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Sóc Trăng increases yield, profits after five years of agricultural restructuring

Created 26 November 2021
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The Cửu Long (Mekong) Delta province of Sóc Trăng's large-scale farming areas and improved linkages among stakeholders have resulted in higher yield and profits after five years of agricultural restructuring.

Vegetables are cultivated in a nethouse in Sóc Trăng Province’s Mỹ Xuyên District. — VNA/VNS Photo Trung Hiếu

SÓC TRĂNG — The Cửu Long (Mekong) Delta province of Sóc Trăng's large-scale farming areas and improved linkages among stakeholders have resulted in higher yield and profits after five years of agricultural restructuring.

Agriculture is the province’s main economic sector, with rice, seafood and fruits its key products.

Trần Văn Lâu, chairman of the province People’s Committee, said: “The province is effectively restructuring agriculture production in combination with new-style rural areas, and applying advanced techniques and sustainable development" in combination with environmental protection.

Under the plan, localities have restructured crop cultivation, aquaculture and animal husbandry to suit the conditions of their areas.

Farmers have been encouraged to convert ineffective rice fields to high-value vegetables, aquaculture or animal husbandry.

The province has advantages for cow breeding as it has hot and humid weather and plenty of plants year round, and locals have had a tradition of breeding the animal for generations.

Last year the province had more than 10,000 milk cows, up two times against 2013. It also has more than 44,000 oxen.

Cow and oxen breeding has improved the lives of people in rural areas and helped many households escape poverty and have a good life, according to the province’s People’s Committee.

In concentrated farming areas, farmers have contracts with companies to secure outlets and stable selling prices.

The “three increases – three reductions” and “one must and five reductions” methods have helped to increase yield and profit. Under the "one must and five reductions" method, rice farmers must use certified seeds and reduce the use of plant-protection chemicals, nitrogenous fertilisers, irrigation and post-harvest losses.

The province has 243 large-scale rice fields with a total area of 53,000ha. It has 1,226ha of rice planted under organic standards and 330ha planted under Vietnamese good agricultural practices (VietGAP) standards, according to the province’s Department of Agriculture and Rural Development.

Huỳnh Ngọc Nhã, director of the department, said these rice areas are planted under contracts between farmers and companies, securing outlets and stable prices.

The province has also developed 420ha of fruit orchards with a production – code for export. Its fruits like milk star apple, mango, grapefruit and longan are exported to the EU and the US.

The province has 76,270ha of aquaculture, with 1,188ha bred under VietGAP, GlobalGAP, Global Aquaculture Stewardship Council (ASC) or Best Aquaculture Practices (BAP) standards.

The department has helped farmers implement effective models such as two-stage shrimp breeding, or intercropping shrimp with black tilapia in the same pond.

It has also helped seven localities open clean food shops, showcasing OCOP products under the country’s ‘one commune-one product’ (OCOP) programme.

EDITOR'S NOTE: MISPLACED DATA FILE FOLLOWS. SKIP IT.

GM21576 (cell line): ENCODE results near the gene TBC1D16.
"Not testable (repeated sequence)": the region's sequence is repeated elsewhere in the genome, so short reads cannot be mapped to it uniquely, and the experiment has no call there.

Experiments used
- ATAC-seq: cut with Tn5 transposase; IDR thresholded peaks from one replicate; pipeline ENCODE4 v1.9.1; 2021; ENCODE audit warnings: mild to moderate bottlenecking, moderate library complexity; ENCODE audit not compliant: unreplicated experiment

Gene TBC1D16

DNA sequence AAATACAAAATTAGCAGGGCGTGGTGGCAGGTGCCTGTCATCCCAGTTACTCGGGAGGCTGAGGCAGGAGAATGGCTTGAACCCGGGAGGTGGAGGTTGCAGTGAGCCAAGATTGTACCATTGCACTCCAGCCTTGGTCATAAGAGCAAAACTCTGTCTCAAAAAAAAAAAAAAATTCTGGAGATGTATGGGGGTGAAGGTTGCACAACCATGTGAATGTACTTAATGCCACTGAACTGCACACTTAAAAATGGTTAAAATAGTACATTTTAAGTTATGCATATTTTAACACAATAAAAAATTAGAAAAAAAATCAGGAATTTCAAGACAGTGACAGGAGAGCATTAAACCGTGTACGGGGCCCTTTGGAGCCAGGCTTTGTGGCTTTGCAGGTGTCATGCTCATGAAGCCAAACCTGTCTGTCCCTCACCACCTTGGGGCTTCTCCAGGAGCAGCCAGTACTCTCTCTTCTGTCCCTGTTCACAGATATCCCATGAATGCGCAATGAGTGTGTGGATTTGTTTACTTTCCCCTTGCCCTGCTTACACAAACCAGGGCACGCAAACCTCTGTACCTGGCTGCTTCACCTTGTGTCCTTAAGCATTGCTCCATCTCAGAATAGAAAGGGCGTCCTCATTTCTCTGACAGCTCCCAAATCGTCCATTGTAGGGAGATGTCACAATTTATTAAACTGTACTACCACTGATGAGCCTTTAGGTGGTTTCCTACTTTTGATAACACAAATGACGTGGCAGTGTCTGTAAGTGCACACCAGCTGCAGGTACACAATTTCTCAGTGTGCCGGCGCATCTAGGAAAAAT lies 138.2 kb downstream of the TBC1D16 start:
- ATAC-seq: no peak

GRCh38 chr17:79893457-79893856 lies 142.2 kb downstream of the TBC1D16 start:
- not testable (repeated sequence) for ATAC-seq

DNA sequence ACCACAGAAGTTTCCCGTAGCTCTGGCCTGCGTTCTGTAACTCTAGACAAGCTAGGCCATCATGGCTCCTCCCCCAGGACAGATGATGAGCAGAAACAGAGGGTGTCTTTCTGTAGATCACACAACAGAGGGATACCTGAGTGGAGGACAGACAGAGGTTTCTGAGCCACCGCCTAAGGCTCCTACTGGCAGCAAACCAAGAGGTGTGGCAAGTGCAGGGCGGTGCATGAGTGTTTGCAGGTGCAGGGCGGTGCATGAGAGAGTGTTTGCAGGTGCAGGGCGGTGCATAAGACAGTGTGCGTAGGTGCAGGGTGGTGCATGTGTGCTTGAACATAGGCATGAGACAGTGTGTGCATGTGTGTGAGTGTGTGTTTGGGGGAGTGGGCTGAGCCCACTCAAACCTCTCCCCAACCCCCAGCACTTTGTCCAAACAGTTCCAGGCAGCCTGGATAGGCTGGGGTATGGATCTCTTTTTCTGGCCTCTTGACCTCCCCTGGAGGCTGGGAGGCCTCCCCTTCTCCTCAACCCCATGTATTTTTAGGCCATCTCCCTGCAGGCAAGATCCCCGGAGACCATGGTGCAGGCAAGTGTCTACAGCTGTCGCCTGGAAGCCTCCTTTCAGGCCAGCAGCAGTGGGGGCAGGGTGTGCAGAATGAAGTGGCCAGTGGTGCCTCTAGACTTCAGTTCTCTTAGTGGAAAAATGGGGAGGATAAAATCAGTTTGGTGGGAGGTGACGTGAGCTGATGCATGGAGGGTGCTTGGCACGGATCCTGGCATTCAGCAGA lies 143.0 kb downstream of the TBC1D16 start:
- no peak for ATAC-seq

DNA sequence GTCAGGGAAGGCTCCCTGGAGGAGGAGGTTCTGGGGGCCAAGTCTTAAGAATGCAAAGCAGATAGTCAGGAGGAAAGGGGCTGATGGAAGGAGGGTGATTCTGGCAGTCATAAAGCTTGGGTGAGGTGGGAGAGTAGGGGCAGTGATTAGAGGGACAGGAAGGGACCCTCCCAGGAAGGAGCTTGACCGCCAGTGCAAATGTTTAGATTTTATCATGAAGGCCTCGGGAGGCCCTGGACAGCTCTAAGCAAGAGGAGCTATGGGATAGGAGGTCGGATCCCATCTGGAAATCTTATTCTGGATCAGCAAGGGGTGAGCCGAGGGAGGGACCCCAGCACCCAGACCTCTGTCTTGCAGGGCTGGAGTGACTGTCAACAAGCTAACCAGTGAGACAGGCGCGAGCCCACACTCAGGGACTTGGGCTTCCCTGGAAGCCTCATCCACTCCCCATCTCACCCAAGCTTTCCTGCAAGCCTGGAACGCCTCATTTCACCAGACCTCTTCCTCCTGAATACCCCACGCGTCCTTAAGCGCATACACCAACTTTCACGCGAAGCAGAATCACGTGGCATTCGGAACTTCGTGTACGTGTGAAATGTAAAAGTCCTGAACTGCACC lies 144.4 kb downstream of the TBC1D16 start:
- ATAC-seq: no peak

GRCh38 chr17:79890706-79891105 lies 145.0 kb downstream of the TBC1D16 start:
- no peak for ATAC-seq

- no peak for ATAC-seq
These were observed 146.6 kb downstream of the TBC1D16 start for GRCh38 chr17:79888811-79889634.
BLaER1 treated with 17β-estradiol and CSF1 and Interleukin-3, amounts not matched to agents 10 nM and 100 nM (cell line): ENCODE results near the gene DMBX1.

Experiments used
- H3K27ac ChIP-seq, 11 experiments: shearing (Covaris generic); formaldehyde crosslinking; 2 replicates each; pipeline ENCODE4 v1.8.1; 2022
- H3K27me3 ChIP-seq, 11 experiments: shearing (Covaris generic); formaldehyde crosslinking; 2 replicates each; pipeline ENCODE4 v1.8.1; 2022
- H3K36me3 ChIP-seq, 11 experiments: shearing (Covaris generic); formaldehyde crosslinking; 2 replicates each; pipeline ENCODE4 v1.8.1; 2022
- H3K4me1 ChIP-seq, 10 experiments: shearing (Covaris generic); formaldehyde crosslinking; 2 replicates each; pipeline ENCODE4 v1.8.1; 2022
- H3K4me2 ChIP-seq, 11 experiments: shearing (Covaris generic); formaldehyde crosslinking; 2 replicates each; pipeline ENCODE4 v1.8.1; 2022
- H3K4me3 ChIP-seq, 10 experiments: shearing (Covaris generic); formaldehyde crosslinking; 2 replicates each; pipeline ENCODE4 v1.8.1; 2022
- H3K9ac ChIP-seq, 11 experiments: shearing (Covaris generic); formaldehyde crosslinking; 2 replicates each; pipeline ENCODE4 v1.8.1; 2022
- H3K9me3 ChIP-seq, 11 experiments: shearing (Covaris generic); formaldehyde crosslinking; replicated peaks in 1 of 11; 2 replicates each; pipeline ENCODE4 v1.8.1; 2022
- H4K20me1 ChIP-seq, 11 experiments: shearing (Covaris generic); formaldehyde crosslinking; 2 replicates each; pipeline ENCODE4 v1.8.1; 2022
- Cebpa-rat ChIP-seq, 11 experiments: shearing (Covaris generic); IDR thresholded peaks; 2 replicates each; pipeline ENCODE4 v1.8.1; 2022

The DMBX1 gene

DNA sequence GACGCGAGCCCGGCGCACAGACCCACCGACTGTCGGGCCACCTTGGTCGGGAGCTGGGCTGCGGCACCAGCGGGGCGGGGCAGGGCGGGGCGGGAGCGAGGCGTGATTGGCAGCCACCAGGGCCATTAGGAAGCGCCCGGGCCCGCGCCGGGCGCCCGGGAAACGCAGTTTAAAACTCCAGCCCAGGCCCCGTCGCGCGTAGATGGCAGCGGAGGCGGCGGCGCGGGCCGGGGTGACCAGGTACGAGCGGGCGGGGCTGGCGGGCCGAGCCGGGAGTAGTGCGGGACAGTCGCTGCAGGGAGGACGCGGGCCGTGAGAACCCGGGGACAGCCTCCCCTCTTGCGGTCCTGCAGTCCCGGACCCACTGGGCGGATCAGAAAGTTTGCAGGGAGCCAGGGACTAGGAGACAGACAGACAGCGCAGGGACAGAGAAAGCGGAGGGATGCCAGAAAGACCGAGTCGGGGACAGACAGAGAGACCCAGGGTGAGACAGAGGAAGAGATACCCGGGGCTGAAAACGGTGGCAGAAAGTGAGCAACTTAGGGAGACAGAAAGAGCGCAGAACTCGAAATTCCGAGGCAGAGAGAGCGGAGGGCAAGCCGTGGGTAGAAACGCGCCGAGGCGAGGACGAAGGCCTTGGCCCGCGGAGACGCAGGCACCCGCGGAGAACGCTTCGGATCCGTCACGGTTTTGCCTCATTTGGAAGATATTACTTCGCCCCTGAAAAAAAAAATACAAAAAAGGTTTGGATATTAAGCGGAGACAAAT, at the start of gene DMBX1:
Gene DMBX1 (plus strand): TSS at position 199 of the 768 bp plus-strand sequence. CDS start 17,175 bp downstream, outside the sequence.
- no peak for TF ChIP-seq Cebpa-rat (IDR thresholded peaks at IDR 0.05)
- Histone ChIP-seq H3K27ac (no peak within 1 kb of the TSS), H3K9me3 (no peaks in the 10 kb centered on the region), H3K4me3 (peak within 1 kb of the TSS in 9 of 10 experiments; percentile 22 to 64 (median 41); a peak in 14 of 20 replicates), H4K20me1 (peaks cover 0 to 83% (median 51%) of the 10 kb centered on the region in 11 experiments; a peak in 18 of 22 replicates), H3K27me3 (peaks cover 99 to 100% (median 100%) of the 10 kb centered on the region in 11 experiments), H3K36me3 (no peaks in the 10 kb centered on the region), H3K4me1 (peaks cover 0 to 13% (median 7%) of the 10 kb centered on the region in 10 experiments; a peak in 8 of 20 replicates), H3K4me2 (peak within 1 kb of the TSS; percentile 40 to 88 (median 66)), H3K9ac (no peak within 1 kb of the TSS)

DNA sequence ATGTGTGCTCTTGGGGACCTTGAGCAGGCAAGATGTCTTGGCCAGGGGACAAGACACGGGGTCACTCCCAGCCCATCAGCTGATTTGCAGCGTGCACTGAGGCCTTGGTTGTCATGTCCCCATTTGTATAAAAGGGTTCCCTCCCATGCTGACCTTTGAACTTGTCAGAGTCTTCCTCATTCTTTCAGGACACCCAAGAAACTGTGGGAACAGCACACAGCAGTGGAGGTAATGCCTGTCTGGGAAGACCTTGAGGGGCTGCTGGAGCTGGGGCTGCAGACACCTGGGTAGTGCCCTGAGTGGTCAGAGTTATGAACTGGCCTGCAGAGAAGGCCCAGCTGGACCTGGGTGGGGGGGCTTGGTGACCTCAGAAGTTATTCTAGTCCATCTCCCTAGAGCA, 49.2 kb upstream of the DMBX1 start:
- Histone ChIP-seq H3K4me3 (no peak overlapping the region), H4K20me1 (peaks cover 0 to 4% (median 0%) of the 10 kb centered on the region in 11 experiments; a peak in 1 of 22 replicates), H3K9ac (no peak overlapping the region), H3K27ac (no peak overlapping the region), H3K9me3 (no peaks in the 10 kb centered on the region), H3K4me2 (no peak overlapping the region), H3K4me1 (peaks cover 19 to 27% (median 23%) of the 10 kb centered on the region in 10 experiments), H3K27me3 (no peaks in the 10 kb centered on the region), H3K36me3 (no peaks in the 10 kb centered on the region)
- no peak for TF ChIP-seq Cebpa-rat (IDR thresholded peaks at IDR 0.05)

There are 99 OCOP products in the province, including four fragrant-rice products. They are ST 24 rice, organic rice from Bờ Đập Agriculture Farm, tài nguyên rice from Phú Khang, and sữa rice from An Cư.

Speciality rice cultivation

Sóc Trăng has created many local speciality rice varieties like ST 24 and ST 25. The former ranked third in the World’s Best Rice Contest in 2017 and the latter ranked first in the contest in 2019.

Its rice varieties named ST (including ST 24 and ST 25) are also planted in other provinces and in high demand at home and abroad.

More farmers have expanded the cultivation of fragrant rice and speciality rice varieties for export in recent years, according to the department.

In Long Phú District, for instance, speciality rice varieties accounted for 46.7 per cent of the district’s total rice growing area.

Last year farmers in the district applied “three increases – three reductions” and “one must and five reductions” on a total of 1,830ha of rice, and grew 80 ha of rice under VietGAP standards.

The district has more than 1,200ha of large-scale rice fields in Trường Khánh and Long Đức communes.

Lâm Văn Vũ, head of the Long Phú Agriculture and Rural Development Bureau, said the district will review crop cultivation and animal husbandry in each area and will switch to agricultural products with high competitiveness and value.

The district will also maintain and develop more large-scale rice fields planted under farm contracts.

In Mỹ Xuyên District, the cultivation of local speciality ST rice varieties, including ST 24 and ST 25, accounts for 80 per cent of the district’s total rice-shrimp farming area, according to the district’s Agriculture and Rural Development Bureau.

The district’s ST rice varieties have high quality as farmers use few chemicals under a rice-shrimp farming model.

Sóc Trăng has 179,076ha devoted to fragrant and speciality rice varieties, up 27.8 per cent against its target, according to the department.

It plans to increase the cultivation of high-quality rice varieties and speciality rice varieties to more than 80 per cent of the province’s total rice farming area by 2025. — VNS


Source: VNN

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